“These resources should be fast-tracked so that the countries have the resources to be able to fight the disease,” he said.

Aid Pledges

More than people have already died from Ebola in Liberia, Sierra Leone and Guinea since the outbreak started in December and over 5,000 have been infected with the disease, according to the World Health Organization. The disease poses a threat to potential global security, U.S. President Barack Obama said on Sept. 16.

The outbreak will probably be contained within six to nine months, Mahama said. While the United Nations has estimated the region needs $1 billion in funds to fight the disease, so far pledges have amounted to about $350 million, he said.

The economic costs of the outbreak are largely a result of fear and aversion behavior which spreads quickly once populations sense an outbreak might be out of control, Ferreira said. A World Bank report on the topic will probably be presented at the lender’s annual meetings next month, he said.

“If that happens in a larger country like Nigeria or Senegal then the costs would be much much higher,” he said.

Good Controls

Nigeria has a population of about 170 million and a gross domestic product of $523 billion, while Senegal has 13 million people and a $15 billion economy. By contrast the three most affected nations have a combined population of 21 million people and their economic output is $13 billion in total.

In Nigeria, eight people have died from the disease, while in Senegal there has been one case with the infected person recovering.

Both Senegal and Nigeria, Africa’s biggest oil producer, have so far managed to control the spread of the disease through measures such as establishing adequate treatment centers that help quell the “panic factor,” Francisco said.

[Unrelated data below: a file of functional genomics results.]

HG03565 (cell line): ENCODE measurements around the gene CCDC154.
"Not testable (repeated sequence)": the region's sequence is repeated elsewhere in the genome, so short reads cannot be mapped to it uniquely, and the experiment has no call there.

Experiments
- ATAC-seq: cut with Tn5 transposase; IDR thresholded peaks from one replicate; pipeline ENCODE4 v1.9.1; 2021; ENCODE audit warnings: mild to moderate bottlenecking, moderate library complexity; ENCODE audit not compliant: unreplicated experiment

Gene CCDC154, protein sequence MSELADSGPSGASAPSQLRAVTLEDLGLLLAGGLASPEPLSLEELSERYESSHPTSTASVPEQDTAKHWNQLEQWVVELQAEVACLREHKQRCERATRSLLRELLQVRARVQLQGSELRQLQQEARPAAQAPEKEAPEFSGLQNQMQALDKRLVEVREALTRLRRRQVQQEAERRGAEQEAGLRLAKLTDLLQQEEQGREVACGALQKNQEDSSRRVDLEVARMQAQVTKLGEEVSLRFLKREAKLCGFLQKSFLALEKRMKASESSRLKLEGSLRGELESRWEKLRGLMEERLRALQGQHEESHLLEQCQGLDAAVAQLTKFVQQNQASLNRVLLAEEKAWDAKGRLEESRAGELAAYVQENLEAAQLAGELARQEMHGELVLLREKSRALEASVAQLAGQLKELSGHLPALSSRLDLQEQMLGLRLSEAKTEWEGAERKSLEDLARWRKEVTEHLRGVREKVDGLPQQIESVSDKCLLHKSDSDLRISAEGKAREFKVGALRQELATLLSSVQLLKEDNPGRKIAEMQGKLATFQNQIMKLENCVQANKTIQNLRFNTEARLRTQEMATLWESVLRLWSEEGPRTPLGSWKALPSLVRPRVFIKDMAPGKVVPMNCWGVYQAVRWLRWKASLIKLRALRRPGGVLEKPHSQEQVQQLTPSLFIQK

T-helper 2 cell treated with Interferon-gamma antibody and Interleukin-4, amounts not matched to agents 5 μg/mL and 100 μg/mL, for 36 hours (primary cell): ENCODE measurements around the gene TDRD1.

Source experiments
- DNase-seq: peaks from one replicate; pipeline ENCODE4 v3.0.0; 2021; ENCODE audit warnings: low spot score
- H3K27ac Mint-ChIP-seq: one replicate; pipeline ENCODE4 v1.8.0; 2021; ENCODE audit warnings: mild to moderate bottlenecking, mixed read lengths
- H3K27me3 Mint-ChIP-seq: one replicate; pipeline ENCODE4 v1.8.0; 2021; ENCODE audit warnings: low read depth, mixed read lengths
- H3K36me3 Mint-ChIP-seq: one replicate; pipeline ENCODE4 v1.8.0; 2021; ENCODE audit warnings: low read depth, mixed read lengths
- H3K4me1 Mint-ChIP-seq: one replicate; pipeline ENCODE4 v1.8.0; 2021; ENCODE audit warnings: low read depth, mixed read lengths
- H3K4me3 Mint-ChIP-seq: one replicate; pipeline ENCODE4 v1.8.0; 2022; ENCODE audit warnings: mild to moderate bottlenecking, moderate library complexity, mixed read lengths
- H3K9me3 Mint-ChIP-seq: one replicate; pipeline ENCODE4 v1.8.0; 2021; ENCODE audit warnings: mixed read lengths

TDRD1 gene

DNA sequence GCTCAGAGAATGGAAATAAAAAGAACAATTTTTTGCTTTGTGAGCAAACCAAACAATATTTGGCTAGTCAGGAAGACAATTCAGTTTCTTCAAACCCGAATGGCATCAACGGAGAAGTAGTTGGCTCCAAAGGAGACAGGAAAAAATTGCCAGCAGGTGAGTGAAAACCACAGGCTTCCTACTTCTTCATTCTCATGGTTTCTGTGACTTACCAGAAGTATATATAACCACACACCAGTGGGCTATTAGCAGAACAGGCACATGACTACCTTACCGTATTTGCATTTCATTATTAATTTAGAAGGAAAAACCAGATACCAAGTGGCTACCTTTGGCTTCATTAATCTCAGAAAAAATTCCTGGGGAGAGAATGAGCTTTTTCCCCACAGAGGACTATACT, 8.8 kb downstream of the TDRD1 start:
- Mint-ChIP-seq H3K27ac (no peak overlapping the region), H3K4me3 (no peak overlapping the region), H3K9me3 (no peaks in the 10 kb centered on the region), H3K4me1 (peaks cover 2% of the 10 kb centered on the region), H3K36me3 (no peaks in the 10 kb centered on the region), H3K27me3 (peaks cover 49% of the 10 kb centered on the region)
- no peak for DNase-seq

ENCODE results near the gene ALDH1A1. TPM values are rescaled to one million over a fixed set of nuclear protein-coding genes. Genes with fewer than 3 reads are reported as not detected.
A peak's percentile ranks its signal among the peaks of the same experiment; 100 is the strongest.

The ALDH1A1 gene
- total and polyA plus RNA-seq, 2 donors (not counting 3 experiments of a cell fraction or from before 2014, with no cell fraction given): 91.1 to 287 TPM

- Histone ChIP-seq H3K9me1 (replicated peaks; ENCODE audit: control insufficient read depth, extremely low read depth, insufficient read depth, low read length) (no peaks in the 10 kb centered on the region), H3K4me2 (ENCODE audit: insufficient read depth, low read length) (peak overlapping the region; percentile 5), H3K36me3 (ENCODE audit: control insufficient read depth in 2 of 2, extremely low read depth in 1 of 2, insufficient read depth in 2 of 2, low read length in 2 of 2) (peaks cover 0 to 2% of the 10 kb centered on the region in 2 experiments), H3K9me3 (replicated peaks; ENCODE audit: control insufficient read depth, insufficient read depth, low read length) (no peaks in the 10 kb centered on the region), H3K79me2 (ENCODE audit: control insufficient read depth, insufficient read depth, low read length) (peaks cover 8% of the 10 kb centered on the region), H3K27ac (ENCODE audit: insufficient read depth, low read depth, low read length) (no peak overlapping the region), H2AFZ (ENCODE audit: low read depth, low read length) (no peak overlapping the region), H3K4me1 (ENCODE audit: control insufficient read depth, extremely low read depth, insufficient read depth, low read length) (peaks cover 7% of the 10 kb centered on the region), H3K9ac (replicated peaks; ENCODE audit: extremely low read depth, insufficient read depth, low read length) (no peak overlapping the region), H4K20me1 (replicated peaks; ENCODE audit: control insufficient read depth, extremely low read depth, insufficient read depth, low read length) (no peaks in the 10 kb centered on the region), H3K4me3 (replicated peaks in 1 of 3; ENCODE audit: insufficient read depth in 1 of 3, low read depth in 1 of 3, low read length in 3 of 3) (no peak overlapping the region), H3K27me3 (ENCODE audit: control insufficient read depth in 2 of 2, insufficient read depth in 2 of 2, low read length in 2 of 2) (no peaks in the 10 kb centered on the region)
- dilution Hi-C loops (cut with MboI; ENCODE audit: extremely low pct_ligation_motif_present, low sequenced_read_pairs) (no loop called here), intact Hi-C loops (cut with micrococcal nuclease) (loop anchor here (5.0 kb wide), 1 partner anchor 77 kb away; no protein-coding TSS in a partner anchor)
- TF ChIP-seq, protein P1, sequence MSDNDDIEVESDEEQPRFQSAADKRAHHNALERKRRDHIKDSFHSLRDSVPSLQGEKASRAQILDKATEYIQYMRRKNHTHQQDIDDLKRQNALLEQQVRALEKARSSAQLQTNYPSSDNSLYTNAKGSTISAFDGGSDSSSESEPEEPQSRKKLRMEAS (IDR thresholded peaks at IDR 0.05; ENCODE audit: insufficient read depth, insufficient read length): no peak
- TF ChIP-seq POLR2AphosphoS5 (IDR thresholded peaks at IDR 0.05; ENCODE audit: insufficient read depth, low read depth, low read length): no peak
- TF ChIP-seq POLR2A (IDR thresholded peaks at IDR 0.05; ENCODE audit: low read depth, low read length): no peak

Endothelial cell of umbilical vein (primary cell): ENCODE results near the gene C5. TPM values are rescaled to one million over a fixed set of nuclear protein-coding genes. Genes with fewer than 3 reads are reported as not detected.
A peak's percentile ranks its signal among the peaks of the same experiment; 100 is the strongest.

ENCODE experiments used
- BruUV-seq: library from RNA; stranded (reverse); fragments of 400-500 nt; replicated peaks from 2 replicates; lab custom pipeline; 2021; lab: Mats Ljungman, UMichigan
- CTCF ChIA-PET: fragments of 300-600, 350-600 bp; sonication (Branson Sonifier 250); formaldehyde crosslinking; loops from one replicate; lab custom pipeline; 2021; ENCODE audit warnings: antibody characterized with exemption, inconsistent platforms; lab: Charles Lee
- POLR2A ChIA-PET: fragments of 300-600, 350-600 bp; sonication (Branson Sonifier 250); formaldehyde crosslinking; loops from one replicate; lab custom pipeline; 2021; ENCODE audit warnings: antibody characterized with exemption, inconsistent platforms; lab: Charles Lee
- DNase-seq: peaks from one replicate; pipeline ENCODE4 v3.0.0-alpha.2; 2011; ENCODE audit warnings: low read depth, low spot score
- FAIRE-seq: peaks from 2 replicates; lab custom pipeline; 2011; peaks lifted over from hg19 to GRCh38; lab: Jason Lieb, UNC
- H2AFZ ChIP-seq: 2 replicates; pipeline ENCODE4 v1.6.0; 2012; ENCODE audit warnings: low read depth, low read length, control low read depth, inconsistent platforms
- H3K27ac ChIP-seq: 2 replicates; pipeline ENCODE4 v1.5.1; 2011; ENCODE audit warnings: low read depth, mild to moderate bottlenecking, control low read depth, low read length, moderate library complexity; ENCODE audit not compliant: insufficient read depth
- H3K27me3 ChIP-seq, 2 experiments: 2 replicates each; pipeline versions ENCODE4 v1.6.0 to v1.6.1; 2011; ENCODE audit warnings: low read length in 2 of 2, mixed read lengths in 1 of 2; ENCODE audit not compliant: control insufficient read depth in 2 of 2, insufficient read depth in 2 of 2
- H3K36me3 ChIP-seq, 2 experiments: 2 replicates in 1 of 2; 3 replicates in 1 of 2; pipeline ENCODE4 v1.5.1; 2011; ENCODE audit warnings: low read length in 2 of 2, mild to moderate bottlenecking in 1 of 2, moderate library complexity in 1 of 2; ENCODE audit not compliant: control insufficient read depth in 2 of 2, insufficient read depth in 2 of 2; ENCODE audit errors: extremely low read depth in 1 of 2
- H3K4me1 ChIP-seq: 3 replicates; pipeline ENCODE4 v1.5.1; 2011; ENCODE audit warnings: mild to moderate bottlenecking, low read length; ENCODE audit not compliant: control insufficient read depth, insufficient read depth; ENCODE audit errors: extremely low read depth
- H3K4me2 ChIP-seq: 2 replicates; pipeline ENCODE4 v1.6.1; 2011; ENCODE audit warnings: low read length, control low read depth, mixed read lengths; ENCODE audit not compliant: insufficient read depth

The World Bank approved a $105 million grant as part of its $200 million commitment to help contain Ebola in Liberia, Sierra Leone and Guinea, it said on Sept. 16.

“There is a very bad scenario lurking out there for which we should be ready and which argues for very urgent action right now,” Ferreira said.


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“Their love for the Earth is so real, they couldn’t even use a trash can,” says resident

By Sophia RosenbaumSeptember 22, 2014 | 3:30am

Climate change skeptics call out marchers’ ‘hypocrisies’
Thousands participate in “The People’s Climate March” in New York City.

Manhattan’s flood of green protesters had climate-change skeptics seeing red Sunday.
“Their love for the Earth is so real, they couldn’t even use a trash can,” tweeted a disgusted @chelsea_elisa, along with a photo of an overflowing trash can in Manhattan, after tens of thousands of marchers invaded the city on fleets of smog-producing buses.

David Kreutzer, a research fellow at the conservative think tank Heritage Foundation, shared a similar photo of the marchers’ refuse trashing the city’s streets.
“Somehow this doesn’t seem too green 2me,” Kreutzer tweeted.
He and other critics of the People’s Climate March called the protesters hypocrites for wasting paper and burning fossil fuel in getting to the big event.
“The hypocrisy varies from person to person,” economist Kreutzer, 61, told The Post. “The ones that fly in on private jets are the most hypocritical.”
He was referring to celebrity A-listers who joined Sunday’s march.
Stars such as Leo DiCaprio and Mark Ruffalo, an outspoken opponent of fracking, paraded through Midtown with people from around the country.
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Leonardo DiCaprio takes part in a march against climate change in New York
Leonardo DiCaprio takes part in the march against climate change.
Hippies joined forces with gentrifying hipsters to decry what they called devastating man-made climate change.
One guy sported a witch hat and psychedelic pants while holding a sign that read, “Goodbye Earth People.”
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One of the colorful participants in the march
Photo: Reuters
The resulting traffic snarls irritated taxi drivers to no end, as marchers strolled from Columbus Circle to 11th Avenue and 34th Street.
“It’s a mess,” said hard-working hack Gamal Abovelwafa, 60.
He said the worst traffic was at the end of the march and around Central Park.
“Where are we going to go?” he angrily asked.
Kreutzer argued that it is unlikely that climate change will be the biggest problem of the 21st century.
“It is phenomenally arrogant to think that 14 years into this century that we already know the greatest crisis we will face,” Kreutzer said.